Social media trends that encourage young people to pull high-risk stunts have parents shaking their heads — or seeking help from police and doctors.

The latest, Game of 72, challenges teens to find ways to disappear for three days. It's enough of a concern to prompt police in the U.K. and parts of Canada to issue warnings.

Read on for some other risky social media challenges or trends that have a teen following.

The choking game

Baby boomers will recall this as a schoolyard game they took part in years ago to experience a temporary high. The difference now is that young people can find instructions on the internet and some are playing the potentially deadly "game" themselves. The fleeting, euphoric feeling comes from lack of blood flow to the brain.

The cinnamon challenge

YouTube

Taking the cinnamon challenge could leave you with a collapsed lung and scarring because of the cellulose fibres in the spice. (YouTube)

In this prank shown on YouTube, participants swallow a spoonful of ground cinnamon in 60 seconds without water. It's an excuse to film your friends coughing, making faces and spitting out an orange cloud of dust. Doctors warn that gulping the woody fibres can cause excessive inhalation of cinnamon particles and lead to a collapsed lung.

Salt and ice challenge

With any luck, this trend will stay locked in the social media vault after a Pittsburgh boy "burned" a cross into his back in 2012 by holding ice to a layer of salt on top of his skin. YouTube videos instructed young people to "get burned" by holding the ice in place for as long as possible. Adding salt can drop the freezing point of ice to well below zero. The 12-year-old Pittsburgh boy suffered second-degree frostbite-like injuries.

Fire challenge

This involves dousing yourself in flammable liquid and setting it on fire. Some teens feel reassured in taking the challenge when others online appear relatively unscathed. They may not realize the stunt can also end in disaster. Last summer, a 15-year-old boy in Buffalo, N.Y., died after taking part in the challenge.

Smoking alcohol

Depictions of vaporizing and inhaling gaseous alcohol have gained popularity on YouTube in recent years. The practice has been touted as a way to reduce the number of calories you take in during a night of partying. It's dangerous because the vapours bypass the liver and go straight to the lungs and brain, and there's a far greater risk of getting alcohol poisoning.

The Kylie Jenner lip challenge

Blame the Kardashian-Jenner clan and the selfie craze for this trend, recorded on Instagram and Twitter in recent weeks. This entails sticking a shot glass over the lips and then sucking out the air, creating a partial vacuum. Yes, lips will look plumper for an hour or two, but many teens who take the challenge are left with bruising around the mouth that lasts a lot longer. Some doctors warn the challenge can even lead to permanent damage. Reality TV personality Kylie Jenner has told her 8.4 million followers on Twitter that she does not encourage this kind of poofing.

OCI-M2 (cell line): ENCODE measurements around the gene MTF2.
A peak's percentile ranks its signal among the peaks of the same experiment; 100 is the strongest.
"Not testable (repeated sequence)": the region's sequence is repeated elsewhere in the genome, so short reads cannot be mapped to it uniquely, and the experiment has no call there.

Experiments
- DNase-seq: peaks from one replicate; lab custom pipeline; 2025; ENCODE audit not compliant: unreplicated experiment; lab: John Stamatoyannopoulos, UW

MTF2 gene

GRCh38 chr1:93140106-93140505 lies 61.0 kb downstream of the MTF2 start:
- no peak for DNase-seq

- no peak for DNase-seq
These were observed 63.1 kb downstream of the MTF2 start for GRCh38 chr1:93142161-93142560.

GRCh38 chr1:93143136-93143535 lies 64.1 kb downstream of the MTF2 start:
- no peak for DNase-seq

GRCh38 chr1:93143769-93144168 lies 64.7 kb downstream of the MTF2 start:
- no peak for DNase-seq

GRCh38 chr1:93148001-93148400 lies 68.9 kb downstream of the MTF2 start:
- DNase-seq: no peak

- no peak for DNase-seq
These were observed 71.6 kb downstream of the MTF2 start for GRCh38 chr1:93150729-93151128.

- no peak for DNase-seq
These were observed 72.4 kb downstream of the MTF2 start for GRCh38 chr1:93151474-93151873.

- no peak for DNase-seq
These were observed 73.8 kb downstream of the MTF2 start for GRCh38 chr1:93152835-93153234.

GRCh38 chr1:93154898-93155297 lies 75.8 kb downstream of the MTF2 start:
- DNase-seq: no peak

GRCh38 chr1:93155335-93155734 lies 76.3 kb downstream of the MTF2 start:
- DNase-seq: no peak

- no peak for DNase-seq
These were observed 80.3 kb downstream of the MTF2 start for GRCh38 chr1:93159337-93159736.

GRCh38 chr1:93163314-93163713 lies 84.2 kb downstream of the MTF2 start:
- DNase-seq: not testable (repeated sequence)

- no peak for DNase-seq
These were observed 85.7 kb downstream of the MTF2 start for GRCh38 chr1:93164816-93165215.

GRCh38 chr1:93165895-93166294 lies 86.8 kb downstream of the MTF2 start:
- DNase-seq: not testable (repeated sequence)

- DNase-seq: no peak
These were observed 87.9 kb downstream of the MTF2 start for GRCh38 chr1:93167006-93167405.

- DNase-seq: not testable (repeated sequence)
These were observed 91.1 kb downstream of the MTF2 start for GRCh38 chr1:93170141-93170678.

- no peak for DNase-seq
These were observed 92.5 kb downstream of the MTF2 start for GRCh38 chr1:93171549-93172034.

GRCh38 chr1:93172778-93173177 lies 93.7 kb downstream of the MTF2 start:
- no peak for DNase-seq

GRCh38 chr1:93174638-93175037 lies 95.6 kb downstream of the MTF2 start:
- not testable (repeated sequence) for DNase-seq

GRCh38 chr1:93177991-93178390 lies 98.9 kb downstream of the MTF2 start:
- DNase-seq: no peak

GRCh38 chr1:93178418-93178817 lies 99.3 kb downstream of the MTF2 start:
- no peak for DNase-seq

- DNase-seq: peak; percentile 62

The thigh gap

Thigh gap

The so-called thigh gap trend among teenage girls was cited when Target admitted last year that it went too far with Photoshop in an online ad for this bathing suit. (workthatmatters.blogspot.ca)

Social media sites have been fuelling this potentially risky body image trend. The fashion industry adds to it, with models showing space between their upper legs, even when they're pressed together. Since it's a look that is nearly impossible for most people to achieve, critics say it can lead to extreme dieting.

Sexting

Ontario's new sex-ed curriculum will include a look at the risk of sexting. "Once a person sends a sext, they lose control of it," the update's guide to the curriculum says.

Grizzly selfies

Last October, the U.S. Forest Service issued a plea to tourists to leave the bears alone. Wildlife officials singled out visitors to South Lake Tahoe in California after snapshots of young people posing with grizzly bears in the background surfaced on Instagram and Twitter.

Car surfing

So-called car surfing is a dangerous stunt that involves trying to balance on top or on the back of a moving car. (YouTube)

Car surfing

A spate of car-surfing accidents in Canada occurred several years ago, suggesting copy cats were inspired by what they saw on social media.

Instagram drug sales

More and more these days, it seems illegal drugs are being sold through photo-oriented Instagram. The service has been known to block certain hashtags to discourage drug dealing, but has not been able to keep up with the trend. Sellers often change their hashtags daily.